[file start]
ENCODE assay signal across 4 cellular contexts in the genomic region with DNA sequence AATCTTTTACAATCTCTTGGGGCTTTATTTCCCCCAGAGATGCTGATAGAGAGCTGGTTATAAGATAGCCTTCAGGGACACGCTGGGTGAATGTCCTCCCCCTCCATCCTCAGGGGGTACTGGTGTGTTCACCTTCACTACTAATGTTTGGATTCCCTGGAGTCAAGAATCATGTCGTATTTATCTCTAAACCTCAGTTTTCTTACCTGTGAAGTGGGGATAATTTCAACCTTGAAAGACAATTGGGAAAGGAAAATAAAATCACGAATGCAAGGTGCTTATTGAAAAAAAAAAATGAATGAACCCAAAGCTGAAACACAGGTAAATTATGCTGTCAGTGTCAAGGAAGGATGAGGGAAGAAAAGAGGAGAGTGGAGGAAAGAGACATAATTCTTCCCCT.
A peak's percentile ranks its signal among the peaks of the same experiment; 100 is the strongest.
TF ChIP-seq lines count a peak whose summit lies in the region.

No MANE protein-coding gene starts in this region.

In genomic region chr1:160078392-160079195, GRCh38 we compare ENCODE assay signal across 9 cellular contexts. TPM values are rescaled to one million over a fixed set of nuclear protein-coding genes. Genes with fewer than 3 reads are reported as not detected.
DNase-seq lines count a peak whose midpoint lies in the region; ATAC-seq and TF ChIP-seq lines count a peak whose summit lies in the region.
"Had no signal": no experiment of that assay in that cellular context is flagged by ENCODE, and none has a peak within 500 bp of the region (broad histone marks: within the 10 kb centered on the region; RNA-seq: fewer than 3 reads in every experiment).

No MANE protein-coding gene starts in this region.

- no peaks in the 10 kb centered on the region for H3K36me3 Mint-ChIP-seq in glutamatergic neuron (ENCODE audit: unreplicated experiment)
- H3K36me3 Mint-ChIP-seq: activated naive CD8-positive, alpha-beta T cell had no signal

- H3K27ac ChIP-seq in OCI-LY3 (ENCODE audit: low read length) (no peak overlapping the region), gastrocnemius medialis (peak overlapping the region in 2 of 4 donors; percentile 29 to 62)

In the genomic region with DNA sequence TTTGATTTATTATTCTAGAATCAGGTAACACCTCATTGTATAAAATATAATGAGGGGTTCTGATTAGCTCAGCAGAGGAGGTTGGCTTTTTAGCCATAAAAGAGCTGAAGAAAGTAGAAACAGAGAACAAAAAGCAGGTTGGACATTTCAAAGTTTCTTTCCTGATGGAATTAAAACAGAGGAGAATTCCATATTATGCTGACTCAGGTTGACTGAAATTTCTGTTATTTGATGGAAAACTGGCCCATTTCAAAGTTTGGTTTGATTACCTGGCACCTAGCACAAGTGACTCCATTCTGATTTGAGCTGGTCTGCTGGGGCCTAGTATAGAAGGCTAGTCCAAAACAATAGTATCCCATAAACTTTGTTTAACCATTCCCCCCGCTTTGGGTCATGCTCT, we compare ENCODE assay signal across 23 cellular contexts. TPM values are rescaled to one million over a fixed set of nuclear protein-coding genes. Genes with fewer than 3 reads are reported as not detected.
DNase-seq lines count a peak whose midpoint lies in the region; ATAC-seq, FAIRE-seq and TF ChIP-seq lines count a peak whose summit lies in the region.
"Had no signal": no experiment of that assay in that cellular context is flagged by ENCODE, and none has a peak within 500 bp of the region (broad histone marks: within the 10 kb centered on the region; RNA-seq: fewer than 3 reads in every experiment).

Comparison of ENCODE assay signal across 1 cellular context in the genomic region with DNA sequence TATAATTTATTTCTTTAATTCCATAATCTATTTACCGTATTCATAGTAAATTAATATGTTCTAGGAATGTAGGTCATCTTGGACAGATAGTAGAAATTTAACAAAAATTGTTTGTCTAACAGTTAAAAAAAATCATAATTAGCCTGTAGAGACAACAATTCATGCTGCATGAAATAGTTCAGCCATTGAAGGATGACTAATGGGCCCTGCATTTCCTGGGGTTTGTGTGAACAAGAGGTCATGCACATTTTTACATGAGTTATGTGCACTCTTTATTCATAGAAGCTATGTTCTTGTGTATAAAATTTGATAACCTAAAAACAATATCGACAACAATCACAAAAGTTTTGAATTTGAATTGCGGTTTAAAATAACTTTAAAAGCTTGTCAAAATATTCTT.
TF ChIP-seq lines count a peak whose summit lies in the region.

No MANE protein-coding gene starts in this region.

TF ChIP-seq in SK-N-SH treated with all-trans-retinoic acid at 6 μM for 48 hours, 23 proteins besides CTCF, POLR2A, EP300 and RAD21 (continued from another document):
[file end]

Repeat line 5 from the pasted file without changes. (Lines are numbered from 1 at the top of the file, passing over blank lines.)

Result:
In genomic region chr1:160078392-160079195, GRCh38 we compare ENCODE assay signal across 9 cellular contexts. TPM values are rescaled to one million over a fixed set of nuclear protein-coding genes. Genes with fewer than 3 reads are reported as not detected.